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Tim Zagat - full of opinions

Tim Zagat
full of opinions
by Jennifer Gidman
March 2, 2009

“Power to the people.” Few brands deliver on that slogan like Zagat Survey, which has been compiling user opinions of restaurants and other shopping, hotel and entertainment venues and publishing the results in popular annual guides for 30 years.

What Tim Zagat and his wife, Nina, began as a hobby is now a portable vox populi with a now-familiar 30-point rating scale for dining and entertainment venues. Tim told us how the Zagat Survey (“the ultimate source on where to ‘Eat, Drink, Stay and Play’”) has evolved, what makes it an enduring brand, and how he and his wife still play an integral role in the brand that bears their name.

It’s your namesake—so how would you define the Zagat Survey brand?
The key factors defining the brand are that the guides are up to date, fun to read and trustworthy—by being consistently accurate and fair. There’s a sense that the guides’ information comes from savvy people who are, hopefully, like you, and who can share their experiences to help you make smart decisions.


Walk us through the Zagat voting process.
People are asked to vote on food, décor, service and cost for restaurants, and then to comment on the overall dining experience. After these votes are submitted, they are read by our editors (we have about 50 of them), who synopsize what all the people say. The comments are edited with the goal of being as fair a synopsis as possible. The numeric ratings you see are simply an average score based on all the collected responses.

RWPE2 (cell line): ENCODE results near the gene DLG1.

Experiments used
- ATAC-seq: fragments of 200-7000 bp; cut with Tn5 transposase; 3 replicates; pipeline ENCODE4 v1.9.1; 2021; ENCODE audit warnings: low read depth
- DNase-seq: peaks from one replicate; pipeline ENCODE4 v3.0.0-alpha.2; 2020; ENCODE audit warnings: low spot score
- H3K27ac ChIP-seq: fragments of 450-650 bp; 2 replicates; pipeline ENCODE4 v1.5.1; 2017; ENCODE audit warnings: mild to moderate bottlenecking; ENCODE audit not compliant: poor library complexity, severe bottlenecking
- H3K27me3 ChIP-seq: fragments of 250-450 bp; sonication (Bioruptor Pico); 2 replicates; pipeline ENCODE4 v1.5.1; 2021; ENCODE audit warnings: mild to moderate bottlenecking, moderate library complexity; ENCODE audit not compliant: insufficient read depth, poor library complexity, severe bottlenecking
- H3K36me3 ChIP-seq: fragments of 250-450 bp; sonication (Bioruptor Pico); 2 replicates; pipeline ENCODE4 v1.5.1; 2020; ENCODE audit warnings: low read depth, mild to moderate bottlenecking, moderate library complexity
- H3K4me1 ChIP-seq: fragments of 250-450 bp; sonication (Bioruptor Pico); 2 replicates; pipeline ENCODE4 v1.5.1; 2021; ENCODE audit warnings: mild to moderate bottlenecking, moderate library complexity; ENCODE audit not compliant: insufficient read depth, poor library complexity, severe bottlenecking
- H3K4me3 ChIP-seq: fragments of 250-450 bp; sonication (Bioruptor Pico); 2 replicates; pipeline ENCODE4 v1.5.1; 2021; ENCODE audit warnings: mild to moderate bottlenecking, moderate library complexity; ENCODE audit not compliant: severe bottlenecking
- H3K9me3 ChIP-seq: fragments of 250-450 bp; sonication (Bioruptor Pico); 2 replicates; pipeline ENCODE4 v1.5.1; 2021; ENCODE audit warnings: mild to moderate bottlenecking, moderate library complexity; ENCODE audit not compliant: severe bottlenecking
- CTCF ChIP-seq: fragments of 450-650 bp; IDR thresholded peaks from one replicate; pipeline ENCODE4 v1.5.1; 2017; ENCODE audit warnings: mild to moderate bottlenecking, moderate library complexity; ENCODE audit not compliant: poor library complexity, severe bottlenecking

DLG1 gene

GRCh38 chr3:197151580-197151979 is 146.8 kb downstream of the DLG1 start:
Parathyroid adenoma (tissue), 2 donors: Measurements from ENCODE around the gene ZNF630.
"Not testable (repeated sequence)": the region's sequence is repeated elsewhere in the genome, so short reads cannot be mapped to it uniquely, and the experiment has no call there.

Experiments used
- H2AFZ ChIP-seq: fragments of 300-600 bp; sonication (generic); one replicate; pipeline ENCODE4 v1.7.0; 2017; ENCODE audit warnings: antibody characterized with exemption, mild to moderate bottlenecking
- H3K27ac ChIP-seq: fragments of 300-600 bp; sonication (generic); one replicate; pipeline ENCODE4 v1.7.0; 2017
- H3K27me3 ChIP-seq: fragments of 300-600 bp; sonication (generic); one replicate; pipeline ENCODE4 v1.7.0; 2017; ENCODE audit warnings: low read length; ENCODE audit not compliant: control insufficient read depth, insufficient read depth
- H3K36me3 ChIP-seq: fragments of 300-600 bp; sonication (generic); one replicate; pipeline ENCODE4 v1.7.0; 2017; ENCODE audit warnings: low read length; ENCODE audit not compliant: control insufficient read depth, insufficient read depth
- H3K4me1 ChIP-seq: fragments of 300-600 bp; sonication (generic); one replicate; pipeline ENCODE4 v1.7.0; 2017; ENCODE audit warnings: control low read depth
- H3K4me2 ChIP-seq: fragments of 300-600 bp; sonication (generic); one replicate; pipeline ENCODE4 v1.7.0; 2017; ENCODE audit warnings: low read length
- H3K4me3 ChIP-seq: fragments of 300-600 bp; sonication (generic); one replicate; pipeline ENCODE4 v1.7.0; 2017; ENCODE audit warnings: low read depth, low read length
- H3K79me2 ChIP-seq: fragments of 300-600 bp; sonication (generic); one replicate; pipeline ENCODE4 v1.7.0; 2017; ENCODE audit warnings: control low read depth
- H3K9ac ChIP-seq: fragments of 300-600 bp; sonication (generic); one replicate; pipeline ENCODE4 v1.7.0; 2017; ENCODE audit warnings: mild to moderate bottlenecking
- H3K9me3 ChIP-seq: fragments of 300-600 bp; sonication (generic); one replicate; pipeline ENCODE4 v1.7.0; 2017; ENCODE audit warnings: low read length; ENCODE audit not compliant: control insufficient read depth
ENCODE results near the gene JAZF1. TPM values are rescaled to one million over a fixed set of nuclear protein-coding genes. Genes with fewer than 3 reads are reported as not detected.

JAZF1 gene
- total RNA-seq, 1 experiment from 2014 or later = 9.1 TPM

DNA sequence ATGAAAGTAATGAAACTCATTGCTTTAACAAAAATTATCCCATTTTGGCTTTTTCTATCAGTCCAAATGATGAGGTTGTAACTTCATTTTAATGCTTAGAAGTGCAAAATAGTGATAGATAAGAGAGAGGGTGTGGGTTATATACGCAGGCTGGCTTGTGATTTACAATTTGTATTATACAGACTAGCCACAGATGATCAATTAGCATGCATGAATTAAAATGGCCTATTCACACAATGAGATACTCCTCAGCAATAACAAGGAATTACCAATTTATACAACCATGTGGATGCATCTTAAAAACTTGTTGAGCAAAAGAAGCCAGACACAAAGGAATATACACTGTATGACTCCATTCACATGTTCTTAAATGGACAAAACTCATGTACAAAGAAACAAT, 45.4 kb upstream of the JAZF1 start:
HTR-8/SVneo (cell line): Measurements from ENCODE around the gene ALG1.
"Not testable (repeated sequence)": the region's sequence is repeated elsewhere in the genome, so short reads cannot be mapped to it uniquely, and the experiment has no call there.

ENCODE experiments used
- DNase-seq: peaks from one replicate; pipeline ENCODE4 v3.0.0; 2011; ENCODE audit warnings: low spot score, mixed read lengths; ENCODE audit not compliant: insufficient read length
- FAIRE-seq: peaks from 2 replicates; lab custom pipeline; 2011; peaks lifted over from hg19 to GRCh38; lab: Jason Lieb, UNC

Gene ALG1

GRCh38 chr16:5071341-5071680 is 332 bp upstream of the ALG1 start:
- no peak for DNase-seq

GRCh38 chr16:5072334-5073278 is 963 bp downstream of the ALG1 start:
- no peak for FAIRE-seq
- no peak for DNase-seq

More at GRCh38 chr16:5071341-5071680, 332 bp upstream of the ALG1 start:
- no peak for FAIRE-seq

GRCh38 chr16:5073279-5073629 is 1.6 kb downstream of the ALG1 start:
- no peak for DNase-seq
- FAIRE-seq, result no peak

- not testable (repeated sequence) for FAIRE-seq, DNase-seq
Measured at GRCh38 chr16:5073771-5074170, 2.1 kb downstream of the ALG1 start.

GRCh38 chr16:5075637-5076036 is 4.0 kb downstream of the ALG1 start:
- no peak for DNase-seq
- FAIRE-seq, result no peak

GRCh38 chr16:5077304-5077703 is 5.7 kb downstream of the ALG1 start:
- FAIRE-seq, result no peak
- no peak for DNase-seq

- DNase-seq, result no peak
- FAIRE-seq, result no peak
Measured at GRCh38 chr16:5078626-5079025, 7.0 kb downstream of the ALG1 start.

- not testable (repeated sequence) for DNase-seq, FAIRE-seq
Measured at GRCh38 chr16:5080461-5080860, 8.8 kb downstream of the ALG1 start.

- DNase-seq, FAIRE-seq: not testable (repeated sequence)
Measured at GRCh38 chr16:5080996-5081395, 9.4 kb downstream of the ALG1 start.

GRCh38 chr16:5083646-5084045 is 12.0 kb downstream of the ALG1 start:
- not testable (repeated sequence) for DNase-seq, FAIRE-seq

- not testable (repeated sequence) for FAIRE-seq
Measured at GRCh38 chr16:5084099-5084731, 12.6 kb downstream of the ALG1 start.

Our goal at Zagat is not to create a paradigm of what a great restaurant or store or spa is. Many people want to tell you what they think is the best restaurant or hotel—to create their own paradigm—not what you need to know. Our goal is to help you intelligently decide what you want to do and where you want to go.

You need different things to satisfy your needs from day to day, from a quick late-night dinner nearby with your spouse to entertaining a sophisticated business client. The brand’s goal is to facilitate you making smart decisions to serve your best interests. If you go to a restaurant that’s a “28/28/28” in our book, however, you probably are going to a restaurant that gets three stars in the Michelin Guide.

Has the voting system ever been compromised? Any other challenges in maintaining brand integrity?
If we’re not accurate and fair, it’s pretty easy for people to figure it out. Our whole business and all our credibility depends on the quality of the reviews we write.

Read the reviews of restaurants that you frequent most. Ask yourself whether they’re accurate. If so, you conclude that the system—the brand—works. If not, you ought to throw the book out. Our New York City restaurant guide, though, has probably been the best-selling book of any kind in NYC for the last ten years, which I think says something about our reliability.

If there are large numbers of people going to a restaurant or hotel before you, it’s hard for us to make a mistake after we’ve read all the comments before we write a synopsis. That’s true even if people disagree. Let’s say a place is a real hot spot: a 20-year-old will say, “Lively and exciting”; his parents may say, “Crowded and noisy.” You get those results fairly often, but both viewpoints are useful.